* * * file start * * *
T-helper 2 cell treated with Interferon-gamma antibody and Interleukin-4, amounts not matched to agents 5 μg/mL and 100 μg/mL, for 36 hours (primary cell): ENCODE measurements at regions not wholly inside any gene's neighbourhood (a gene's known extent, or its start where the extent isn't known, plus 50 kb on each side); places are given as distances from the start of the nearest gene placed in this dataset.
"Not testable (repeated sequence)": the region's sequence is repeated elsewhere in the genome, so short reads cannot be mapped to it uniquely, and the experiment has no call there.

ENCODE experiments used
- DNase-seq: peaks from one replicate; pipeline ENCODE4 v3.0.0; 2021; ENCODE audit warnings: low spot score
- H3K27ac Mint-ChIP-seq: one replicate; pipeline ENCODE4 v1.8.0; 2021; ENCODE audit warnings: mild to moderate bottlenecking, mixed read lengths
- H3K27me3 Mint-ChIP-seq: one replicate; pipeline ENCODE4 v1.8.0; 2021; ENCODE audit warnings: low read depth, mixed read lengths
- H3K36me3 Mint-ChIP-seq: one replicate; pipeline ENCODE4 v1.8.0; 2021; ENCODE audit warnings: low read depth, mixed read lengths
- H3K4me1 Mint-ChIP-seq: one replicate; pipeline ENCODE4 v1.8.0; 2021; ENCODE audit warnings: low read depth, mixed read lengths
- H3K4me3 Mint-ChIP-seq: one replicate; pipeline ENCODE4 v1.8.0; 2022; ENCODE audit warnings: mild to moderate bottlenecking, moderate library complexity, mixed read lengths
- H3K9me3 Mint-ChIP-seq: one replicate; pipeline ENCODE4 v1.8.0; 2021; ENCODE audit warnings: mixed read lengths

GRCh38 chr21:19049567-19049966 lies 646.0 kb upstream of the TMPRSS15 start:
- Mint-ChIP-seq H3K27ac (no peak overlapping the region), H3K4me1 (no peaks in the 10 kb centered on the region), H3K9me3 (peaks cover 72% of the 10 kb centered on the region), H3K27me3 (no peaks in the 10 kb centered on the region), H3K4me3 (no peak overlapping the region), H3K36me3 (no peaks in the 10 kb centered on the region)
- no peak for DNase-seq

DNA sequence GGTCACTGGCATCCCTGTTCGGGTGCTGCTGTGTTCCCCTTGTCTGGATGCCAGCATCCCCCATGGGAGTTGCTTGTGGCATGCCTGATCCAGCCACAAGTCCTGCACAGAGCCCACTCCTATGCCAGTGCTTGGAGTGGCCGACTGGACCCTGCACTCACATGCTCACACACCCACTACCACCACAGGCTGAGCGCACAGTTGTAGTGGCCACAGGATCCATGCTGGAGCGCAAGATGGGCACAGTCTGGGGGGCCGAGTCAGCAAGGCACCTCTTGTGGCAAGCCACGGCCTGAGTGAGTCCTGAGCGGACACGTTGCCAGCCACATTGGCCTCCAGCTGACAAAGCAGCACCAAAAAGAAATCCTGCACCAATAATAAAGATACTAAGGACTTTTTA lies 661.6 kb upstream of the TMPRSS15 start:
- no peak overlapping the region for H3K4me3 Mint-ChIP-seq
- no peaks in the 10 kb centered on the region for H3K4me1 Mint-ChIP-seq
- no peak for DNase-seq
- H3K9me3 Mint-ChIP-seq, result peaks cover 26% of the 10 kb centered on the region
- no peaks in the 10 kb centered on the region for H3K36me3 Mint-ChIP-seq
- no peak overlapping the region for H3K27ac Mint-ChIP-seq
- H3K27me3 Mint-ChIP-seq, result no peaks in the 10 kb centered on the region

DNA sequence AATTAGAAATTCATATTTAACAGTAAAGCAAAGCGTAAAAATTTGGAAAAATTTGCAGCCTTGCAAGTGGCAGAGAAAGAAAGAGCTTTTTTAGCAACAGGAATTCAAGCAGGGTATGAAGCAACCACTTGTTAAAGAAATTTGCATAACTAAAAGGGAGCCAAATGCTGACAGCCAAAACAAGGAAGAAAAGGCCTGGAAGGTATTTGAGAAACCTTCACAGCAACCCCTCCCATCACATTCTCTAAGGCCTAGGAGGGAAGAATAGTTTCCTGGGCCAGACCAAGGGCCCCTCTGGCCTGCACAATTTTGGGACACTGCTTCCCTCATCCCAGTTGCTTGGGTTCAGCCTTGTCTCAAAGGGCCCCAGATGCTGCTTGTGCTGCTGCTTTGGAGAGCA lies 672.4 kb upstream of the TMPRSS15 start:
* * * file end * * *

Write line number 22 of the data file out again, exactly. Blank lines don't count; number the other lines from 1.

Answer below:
DNA sequence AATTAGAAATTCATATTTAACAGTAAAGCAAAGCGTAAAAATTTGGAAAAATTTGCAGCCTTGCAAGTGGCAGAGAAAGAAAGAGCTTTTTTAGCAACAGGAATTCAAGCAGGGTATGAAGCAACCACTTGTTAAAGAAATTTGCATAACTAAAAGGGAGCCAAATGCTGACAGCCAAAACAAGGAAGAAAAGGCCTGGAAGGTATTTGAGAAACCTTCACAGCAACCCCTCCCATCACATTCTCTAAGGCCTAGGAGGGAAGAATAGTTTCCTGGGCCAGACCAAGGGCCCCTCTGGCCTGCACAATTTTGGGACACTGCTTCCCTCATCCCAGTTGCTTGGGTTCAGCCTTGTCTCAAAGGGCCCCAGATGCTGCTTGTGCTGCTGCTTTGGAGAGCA lies 672.4 kb upstream of the TMPRSS15 start: